Categorization systems are important for us as humans. It's how we make sense of this sometimes nonsensical world we live in. Which is why as soon as radio delivered us a bevy of different styles of music, we immediately had to put everyone into categories, starting with the basics: jazz, rock, classical, and eventually getting hyper-specific i.e. post-rock, new wave, shoegaze, chillwave. Well, for me, since I was a child, I always put music in two categories: sun music and rain music. Now, the problem with this categorization method is that it's completely subjective and not based on science or reason. It's based solely on whether I prefer to listen to something when it's raining (and/or grey aka a normal Seattle day) or if it's one of those miraculous sunny days. According to this categorization system, Courtney Barnett and Kurt Vile are 100% sun music. Their very similar lackadaisical guitar-based sounds seem perfect for a lazy day in the sun. Which is why it's ironic (and somewhat frustrating, for me) that they played on an incredibly blustery, rainy evening, one of the first few of the season. Despite this strange juxtaposition (to me), the show was beyond splendid and I quickly got over my categorization obsessions (take that, OCD).
Opening act (and Barnett's wife) Jen Cloher is incredibly charming. Alone on the stage, with just her guitar, Cloher manages to make the 1,800 capacity theatre feel like an intimate performance from a friend. While Cloher may be relatively unknown in the States, in her native Australia she's a well-known presence with a rich discography. Her third LP, In Blood Memory, was shortlisted for the Australian Music Prize in 2013 and in many ways Barnett owes much of her success to Cloher, who paved the way before her. She writes honestly and openly about the unfairness of her situation and the difficulty of breaking into the American music scene on her latest self-titled album but here, on stage, she doesn't seem one bit jealous. She tells a number of charming stories about getting in trouble with her mom for playing video games and making a list of qualities wanted in a partner only to end up finding someone who is the complete opposite (this story is made so much cuter knowing that she's with Barnett, even though Cloher never outright says her name) and then quickly burning the list so that her partner doesn't find it. Knowing her background, I'm personally very excited that she's finally getting her shot at recognition via this tour.
In The Moore, with a theatre full of seats, it's a confusing scenario to navigate for a rock show. Should you stand and enjoy the show the way you would at most venues, but block all the other people comfortably enjoying the show from their seats? Around the third song in, a few brave people decided to stand and start dancing which started a wave of people following suit. Which is totally fine, until some of them started heckling the people choosing to sit. "Stand! You can see better! Don't be a typical Seattleite!" I understand their position but considering 90% of the shows I go to are in are standing-room-only sweaty basements, I was enjoying the opportunity to just sit comfortably and enjoy the show for once. Unfortunately, enough people started standing and blocking my view, so up I went.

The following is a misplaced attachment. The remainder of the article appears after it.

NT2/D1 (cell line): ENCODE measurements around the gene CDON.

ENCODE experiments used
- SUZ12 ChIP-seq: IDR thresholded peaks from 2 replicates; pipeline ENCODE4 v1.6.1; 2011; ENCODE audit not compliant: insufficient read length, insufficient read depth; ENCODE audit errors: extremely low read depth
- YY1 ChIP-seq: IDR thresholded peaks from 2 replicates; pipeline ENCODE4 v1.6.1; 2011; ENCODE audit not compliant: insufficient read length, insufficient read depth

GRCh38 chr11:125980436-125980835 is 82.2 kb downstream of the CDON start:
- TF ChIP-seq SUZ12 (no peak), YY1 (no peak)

There was very little speaking or crowd interaction from Kurt or Courtney, which wasn't surprising. Their brand of introspective songwriting doesn't read as "extrovert." The first time Kurt spoke was about six songs in with this very wordy refrain: "This next song is about being on tour and....ya know. The good and the bad." Whoa, simmer down, Kurt! This isn't The King's Speech! But, in all seriousness, I'm totally fine with little to no on-stage banter and the rest of crowd seemed more than okay with it as well.
Speaking of that crowd (again), it turns out that Vile and Barnett have very loyal and enthusiastic fans. It was an interesting mix, age-wise in the crowd. The older crowd, many in their 50s and 60s, were quietly enjoying the show, while the younger, 30s and late 20s, were the ones on the far more fervent side. There was a bit of friction between the two groups, with each group feeling like the other way messing up the show for them. The "enthusiastic" ones were upset about the people sitting and the people sitting were upset about the others yelling out screams of "I love you Courtney!" and "You're hot too Kurt!" to the stage. Will this beef ever be squashed?! Stay tuned for next week's episode.
The setlist was made up of five or six songs off of Lotta Sea Lice and the rest was taken from Barnett and Vile's solo material, with a couple of covers thrown in. The show kicked off with lead single "Over Everything" which features the two artists at their most deadpan. They play "Out of the Woodwork," "Depreston," and "Dead Fox" from Barnett's catalog and "On Tour" and "Life Like This" from Vile's. They end the set with a cover of Belly's "Untogether" which is also the closing track on Lotta Sea Lice. For the encore, they come back with a cover of Gillian Welch's "Elvis Presley Blues" and move on to the most beloved songs from each artist: "Pretty Pimpin" and "Avant Gardener." The crowd is wholly satisfied with this choice.
The backing band The Sea Lice is made up of an all-star cast of Janet Weiss (Sleater-Kinney, Wild Flag) on the drums, Rob Laakso (The Violators, The Swirlies, Mice Parade) on bass, and Katie Harkin (Harkin, Sky Larkin, and touring member of Sleater-Kinney and Wild Beasts) on the keyboard. It's quite a spectacle seeing all these legends and masters on one stage and a fully memorable evening. Rain be damned.
Even with the most voracious of music fans, there's still likely a certain feel or sound that comes to mind when you see the word "jazz." Maybe it's the swing of the music or that magical feeling of seventh chords walking down a piano. For others, it might be the drone of smooth jazz or the cooln...